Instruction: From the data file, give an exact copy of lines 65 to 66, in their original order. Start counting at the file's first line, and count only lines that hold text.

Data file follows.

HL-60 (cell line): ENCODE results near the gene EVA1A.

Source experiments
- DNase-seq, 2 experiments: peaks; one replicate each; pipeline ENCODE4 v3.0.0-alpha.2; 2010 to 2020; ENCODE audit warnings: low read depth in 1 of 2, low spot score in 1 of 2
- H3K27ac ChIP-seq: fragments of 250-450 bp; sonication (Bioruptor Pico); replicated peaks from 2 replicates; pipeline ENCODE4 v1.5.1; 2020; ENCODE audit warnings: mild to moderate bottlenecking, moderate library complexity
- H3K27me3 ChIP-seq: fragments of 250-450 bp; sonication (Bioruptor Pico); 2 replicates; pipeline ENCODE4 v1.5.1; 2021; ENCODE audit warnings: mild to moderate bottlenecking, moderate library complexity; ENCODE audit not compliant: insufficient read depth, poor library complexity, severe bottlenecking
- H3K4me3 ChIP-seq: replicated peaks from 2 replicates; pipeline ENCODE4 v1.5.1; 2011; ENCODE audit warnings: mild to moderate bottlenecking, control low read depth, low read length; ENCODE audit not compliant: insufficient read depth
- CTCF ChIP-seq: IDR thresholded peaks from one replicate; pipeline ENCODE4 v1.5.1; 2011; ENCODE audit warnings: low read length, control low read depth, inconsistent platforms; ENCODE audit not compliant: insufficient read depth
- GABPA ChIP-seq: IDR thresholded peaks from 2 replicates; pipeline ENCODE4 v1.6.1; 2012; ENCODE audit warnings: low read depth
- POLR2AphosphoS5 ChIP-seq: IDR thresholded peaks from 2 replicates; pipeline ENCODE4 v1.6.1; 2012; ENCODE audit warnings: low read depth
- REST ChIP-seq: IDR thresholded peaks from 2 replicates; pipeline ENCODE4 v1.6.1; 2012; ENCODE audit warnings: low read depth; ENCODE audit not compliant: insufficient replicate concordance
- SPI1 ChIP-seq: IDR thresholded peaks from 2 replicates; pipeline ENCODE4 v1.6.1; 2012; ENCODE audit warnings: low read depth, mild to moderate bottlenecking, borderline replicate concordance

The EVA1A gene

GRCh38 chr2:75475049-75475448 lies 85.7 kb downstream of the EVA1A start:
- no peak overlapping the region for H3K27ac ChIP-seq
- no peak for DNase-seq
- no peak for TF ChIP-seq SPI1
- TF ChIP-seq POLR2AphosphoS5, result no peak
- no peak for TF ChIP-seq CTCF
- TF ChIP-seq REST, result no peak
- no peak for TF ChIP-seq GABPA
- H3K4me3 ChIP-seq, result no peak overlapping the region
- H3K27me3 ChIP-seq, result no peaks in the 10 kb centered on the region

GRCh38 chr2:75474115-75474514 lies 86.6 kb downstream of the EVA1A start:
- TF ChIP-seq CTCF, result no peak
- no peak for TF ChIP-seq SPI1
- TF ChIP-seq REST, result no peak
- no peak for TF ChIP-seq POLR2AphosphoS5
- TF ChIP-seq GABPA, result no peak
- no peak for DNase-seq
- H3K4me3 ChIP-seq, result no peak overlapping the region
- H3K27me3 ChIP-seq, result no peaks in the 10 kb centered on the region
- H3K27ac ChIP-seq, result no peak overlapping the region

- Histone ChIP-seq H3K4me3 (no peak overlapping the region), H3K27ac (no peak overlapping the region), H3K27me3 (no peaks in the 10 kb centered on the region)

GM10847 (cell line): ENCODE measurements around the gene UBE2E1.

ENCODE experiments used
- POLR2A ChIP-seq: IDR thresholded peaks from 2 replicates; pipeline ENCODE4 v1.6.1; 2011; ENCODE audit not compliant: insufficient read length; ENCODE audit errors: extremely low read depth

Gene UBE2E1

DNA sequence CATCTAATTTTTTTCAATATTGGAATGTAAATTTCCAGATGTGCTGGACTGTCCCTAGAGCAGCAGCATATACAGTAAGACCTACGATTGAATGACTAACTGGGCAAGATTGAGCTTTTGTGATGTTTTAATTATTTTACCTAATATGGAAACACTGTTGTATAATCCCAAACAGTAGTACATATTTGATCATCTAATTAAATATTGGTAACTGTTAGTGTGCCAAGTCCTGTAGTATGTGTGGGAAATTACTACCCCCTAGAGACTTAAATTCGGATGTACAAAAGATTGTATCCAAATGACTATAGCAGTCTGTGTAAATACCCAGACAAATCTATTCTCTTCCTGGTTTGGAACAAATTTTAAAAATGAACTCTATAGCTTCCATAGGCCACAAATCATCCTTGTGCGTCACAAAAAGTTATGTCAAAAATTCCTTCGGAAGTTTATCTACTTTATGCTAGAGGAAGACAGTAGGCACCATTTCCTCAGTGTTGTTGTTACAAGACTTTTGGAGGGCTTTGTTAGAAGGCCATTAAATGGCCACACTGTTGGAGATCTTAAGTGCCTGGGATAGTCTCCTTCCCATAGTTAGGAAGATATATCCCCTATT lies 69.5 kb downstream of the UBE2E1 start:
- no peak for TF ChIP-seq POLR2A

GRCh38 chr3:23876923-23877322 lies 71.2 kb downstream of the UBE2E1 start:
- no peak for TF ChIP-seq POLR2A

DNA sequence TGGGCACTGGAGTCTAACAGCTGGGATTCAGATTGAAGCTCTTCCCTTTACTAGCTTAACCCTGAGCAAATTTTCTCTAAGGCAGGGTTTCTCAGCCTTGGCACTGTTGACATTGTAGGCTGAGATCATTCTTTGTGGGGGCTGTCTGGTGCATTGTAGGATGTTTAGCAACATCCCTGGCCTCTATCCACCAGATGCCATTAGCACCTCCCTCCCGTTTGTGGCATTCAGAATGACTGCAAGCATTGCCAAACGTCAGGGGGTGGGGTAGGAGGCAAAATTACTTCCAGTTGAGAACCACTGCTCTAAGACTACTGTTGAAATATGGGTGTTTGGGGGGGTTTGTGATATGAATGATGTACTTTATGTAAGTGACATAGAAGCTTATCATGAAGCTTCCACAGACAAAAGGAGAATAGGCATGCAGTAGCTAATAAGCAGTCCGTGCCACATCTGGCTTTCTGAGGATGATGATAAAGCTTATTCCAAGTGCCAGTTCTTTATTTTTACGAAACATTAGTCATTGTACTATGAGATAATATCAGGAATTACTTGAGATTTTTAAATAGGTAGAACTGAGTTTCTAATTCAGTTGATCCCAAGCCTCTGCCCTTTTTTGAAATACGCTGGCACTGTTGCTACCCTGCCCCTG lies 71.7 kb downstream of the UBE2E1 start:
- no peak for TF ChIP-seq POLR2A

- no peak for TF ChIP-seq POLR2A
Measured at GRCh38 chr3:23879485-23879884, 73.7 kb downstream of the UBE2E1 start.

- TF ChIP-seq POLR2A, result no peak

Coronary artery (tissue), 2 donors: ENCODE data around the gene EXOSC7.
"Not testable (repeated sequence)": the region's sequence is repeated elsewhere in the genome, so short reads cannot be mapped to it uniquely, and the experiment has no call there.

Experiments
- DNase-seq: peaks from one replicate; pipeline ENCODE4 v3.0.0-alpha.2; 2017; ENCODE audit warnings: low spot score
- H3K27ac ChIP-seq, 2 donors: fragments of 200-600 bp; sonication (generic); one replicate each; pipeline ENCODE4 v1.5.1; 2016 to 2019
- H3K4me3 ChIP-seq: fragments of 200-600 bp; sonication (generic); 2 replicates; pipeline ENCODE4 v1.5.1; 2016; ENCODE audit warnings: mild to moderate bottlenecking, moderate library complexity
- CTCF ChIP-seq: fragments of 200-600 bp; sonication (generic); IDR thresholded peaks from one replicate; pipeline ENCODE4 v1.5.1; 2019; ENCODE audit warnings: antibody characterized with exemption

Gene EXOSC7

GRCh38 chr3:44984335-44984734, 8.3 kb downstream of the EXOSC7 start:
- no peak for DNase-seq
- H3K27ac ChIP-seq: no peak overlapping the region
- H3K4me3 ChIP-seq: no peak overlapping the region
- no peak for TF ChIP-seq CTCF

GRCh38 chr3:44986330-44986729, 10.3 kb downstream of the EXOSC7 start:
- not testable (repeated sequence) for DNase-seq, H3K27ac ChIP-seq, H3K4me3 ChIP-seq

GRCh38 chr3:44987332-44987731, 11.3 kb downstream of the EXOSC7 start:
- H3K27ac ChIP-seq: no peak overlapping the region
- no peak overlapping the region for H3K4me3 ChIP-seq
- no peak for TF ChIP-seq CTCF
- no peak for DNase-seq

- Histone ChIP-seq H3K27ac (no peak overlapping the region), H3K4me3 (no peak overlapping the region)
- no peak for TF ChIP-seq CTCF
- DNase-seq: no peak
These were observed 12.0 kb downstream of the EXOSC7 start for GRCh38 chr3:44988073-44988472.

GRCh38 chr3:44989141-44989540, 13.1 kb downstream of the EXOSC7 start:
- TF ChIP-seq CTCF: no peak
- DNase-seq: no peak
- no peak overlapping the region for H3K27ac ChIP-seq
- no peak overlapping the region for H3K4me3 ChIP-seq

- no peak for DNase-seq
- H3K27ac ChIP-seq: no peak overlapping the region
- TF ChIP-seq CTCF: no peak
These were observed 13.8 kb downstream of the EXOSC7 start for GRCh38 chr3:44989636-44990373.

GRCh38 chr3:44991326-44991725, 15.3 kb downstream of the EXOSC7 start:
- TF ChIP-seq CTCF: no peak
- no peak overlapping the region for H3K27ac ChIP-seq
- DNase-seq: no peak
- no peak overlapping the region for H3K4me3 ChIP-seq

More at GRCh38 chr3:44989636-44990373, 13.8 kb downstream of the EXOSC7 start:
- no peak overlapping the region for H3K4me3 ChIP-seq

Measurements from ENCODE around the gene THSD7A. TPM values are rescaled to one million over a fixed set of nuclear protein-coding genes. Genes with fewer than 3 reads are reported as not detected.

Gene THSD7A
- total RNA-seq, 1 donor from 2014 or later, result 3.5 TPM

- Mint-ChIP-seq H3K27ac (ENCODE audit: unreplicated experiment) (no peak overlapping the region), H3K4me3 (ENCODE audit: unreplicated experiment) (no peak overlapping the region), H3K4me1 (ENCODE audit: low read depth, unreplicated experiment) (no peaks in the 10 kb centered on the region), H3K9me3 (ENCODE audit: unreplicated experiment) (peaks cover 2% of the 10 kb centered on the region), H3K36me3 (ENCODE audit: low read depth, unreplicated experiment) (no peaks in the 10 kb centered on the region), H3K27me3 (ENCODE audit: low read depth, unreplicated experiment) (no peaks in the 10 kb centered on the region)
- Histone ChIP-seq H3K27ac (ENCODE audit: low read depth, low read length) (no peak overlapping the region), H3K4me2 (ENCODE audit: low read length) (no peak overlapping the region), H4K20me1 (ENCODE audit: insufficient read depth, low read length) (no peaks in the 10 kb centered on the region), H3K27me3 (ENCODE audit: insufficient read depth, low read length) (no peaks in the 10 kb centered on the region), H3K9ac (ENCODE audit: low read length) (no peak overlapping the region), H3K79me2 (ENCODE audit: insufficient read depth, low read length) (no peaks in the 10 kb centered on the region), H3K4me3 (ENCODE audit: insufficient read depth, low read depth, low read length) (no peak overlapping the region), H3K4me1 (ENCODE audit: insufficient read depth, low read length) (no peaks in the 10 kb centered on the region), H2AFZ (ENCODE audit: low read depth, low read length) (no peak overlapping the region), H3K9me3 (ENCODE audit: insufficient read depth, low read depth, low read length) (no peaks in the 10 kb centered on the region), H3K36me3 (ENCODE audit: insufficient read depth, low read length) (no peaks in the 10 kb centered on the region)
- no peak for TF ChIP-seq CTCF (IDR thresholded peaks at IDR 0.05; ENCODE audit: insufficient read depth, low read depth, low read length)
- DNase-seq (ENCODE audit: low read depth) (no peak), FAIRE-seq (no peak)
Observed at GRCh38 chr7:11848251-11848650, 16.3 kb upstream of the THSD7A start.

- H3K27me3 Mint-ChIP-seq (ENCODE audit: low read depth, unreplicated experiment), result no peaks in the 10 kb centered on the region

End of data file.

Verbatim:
- no peak for TF ChIP-seq CTCF
- no peak for DNase-seq